Elsewhere: 5 global news bites

Bitesize world news in one helpful round up.



Calls for the world’s biggest porn site to close down have intensified after an online petition condemning its practices garnered more than 500,000 signatures. Pornhub has been accused of profiting from sex crimes and trafficking by American campaign group Exodus Cry, who started the petition. Activists say Pornhub has no safeguarding policies in place to monitor the 6 million videos uploaded to the site every year, meaning that non-consensual and illegal sex acts are being recorded and shared under the radar. One such example involved a missing 15-year-old girl from Florida, who was found after videos of her were uploaded to Pornhub last year. Her alleged rapist is now standing trial.



Pregnant students will now be able to go to school in Sierra Leone after a ban was found to be in breach of the African Charter on Human and Peoples’ Rights and international law. The restrictions on pregnant girls and women attending school was introduced after the Ebola crisis in 2015, when 42% of 15- 17-year-olds became pregnant after schools were forced to close. The ban on these girls returning to school after the crisis was criticised by education and equality organisations for promoting the patriarchal belief that women should give up education when they have children. Overturning it is a major win.



Women in Asia are suffering the economic effects of coronavirus more than men, according to experts. Those in low-paid and informal work, predominantly women, are facing job cuts and struggling to make ends meet as employers evacuate red areas and halt hiring of external and casual workers such as babysitters, cleaners and carers. “An even greater burden is placed on women when health systems are overloaded or schools are closed, as the care of children and sick family members largely falls on women,” said Mohammad Naciri, the head of UN Women in Asia. Unfortunately, we’re expecting a similar effect here.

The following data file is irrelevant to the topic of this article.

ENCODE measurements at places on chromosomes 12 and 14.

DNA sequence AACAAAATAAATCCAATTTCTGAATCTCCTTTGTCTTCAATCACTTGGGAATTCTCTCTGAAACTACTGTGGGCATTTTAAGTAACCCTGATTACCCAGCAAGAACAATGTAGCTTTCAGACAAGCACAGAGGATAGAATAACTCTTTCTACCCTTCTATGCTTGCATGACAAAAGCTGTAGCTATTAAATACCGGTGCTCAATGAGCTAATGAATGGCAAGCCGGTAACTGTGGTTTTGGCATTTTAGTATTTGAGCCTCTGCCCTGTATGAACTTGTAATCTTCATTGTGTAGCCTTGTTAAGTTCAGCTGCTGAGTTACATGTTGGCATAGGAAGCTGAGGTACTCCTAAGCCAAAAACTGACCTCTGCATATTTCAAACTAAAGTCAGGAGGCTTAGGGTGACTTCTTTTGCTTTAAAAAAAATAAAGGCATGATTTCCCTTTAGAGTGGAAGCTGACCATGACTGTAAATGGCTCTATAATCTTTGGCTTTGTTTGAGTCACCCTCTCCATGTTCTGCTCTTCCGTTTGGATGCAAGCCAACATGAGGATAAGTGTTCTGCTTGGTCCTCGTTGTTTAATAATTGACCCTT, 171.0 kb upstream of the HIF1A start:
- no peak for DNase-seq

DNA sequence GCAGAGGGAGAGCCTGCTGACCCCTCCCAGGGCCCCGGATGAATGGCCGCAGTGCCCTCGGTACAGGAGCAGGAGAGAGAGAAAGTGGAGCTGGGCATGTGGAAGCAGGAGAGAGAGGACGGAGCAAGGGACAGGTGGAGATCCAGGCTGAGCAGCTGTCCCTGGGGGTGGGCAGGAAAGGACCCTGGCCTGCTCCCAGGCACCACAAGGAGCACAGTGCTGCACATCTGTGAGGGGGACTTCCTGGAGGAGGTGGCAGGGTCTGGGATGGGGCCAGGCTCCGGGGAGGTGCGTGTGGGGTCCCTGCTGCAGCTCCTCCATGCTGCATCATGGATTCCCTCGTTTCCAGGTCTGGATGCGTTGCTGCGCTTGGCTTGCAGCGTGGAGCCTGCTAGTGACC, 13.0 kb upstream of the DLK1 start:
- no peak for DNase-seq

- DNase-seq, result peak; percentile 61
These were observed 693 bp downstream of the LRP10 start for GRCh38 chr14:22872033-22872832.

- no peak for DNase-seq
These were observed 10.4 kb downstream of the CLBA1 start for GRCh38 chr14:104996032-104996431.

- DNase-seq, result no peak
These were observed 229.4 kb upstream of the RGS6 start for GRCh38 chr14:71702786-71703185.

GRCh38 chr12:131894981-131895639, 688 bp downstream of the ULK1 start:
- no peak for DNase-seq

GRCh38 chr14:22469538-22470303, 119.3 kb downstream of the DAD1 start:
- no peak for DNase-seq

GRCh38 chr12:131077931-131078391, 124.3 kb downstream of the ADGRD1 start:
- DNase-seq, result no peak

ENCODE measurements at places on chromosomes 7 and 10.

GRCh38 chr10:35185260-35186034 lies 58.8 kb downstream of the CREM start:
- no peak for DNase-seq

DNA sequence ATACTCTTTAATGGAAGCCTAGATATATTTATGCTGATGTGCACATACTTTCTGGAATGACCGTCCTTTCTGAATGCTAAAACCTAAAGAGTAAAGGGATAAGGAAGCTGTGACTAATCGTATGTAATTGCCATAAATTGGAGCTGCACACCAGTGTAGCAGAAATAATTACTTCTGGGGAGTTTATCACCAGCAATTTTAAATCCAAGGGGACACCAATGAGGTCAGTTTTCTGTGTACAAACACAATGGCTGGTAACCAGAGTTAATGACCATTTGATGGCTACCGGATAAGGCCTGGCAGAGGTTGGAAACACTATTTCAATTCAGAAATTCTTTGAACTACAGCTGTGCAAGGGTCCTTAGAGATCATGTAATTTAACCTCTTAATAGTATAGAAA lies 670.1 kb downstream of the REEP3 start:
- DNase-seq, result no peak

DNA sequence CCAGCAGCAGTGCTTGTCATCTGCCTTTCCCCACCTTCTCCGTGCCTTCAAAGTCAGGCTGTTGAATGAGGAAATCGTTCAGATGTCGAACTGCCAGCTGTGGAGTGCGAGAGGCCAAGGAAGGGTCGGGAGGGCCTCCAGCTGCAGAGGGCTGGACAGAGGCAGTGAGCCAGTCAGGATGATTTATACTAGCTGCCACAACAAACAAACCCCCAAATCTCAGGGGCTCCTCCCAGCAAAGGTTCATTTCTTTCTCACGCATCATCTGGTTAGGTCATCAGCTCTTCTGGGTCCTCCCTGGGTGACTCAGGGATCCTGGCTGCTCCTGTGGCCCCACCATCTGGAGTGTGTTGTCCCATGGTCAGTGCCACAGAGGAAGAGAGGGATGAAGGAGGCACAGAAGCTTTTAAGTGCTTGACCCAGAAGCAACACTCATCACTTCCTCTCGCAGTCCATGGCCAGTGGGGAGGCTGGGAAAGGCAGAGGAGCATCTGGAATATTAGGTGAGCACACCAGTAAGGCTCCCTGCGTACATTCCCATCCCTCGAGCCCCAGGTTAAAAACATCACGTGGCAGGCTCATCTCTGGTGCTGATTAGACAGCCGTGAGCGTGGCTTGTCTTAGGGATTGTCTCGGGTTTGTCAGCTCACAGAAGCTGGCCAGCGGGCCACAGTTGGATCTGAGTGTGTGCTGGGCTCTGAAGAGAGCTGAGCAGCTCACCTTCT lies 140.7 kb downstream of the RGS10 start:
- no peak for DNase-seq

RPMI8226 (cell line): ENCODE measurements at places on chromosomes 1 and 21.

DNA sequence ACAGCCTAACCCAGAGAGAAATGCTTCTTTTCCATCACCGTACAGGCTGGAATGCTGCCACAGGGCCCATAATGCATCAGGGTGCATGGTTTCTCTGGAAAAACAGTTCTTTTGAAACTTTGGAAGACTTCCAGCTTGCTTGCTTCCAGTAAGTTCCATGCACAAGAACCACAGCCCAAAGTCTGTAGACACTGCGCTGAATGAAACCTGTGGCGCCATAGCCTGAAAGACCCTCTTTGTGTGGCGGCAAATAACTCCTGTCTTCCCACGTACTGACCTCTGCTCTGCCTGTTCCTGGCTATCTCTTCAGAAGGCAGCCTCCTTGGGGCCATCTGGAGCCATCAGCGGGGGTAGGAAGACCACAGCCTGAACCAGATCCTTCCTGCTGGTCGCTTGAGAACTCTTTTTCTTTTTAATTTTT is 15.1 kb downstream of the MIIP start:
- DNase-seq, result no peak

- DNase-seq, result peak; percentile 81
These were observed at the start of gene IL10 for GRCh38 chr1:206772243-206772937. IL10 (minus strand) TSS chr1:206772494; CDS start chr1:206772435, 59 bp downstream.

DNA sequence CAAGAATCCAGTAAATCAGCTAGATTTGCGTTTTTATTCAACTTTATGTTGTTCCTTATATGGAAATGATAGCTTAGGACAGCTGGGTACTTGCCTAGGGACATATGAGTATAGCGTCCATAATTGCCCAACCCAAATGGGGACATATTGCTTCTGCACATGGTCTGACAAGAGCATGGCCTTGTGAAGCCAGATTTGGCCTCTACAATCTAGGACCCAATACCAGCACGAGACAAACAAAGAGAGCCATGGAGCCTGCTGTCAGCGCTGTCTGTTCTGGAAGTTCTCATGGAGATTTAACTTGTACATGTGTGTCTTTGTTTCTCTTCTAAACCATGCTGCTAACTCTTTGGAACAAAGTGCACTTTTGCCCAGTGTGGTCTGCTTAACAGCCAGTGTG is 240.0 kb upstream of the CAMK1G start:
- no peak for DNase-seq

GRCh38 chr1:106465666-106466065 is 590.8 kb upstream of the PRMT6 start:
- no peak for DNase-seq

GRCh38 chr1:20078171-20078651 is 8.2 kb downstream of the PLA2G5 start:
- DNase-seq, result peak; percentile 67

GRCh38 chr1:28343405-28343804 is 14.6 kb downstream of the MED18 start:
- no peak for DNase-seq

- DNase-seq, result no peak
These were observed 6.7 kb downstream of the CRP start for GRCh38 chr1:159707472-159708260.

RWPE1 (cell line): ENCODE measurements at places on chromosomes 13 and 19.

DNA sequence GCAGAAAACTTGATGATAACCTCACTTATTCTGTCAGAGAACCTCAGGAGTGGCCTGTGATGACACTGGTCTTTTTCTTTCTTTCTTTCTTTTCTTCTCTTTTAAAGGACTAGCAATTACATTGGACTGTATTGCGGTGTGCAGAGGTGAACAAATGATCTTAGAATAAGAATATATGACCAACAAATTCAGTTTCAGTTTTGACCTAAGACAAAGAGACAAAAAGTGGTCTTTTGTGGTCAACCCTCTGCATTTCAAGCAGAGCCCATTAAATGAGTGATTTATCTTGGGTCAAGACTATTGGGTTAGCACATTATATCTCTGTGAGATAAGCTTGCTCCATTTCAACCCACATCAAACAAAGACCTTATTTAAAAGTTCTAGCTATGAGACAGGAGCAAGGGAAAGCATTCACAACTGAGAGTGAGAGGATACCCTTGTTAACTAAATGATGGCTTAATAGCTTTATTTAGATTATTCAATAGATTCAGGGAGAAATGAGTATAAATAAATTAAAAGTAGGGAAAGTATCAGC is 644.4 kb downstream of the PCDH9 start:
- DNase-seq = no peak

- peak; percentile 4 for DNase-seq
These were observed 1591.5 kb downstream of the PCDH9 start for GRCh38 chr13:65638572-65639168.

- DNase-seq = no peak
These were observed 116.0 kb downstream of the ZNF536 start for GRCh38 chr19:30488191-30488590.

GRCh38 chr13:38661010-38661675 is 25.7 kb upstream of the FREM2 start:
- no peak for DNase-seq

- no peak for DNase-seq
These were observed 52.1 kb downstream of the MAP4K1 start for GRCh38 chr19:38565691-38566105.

While much of the world moves into weeks, if not months, of self-isolation, the opposite is to be said of bears, who are approaching the end of their hibernation season. Unfortunately, many animals are coming out of their slumbers too early: Moscow Zoo had two Himalayan bears emerge a month before expected, and grizzlies have already been spotted across Canada and the US. Scientists are putting it down to the climate crisis, as the warmer weather means bears think we’re well into spring. Worryingly, their awakening could be dangerous for both them and us – unable to find their usual leafy grub, they’re likely to move into human territory as they hunt for things to eat. To those in bear country we say: lock your doors. 



Italians are finding new ways to socialise as the entire country remains on lockdown due to the coronavirus outbreak. Residents aren’t allowed to leave their homes except to travel to work, supermarkets and pharmacies, which means hanging out with friends is very difficult (something we can also relate to right now). But videos of people in Tuscany singing out of their windows with their neighbours have emerged, while all other communication has gone online: WhatsApp has reported a 20% rise in calls and messages in Italy, and work messaging app Microsoft Teams has seen a 100% rise in users during the lockdown. Let’s face it, it’s a bad time to attempt a digital detox. 

Images: Getty Images

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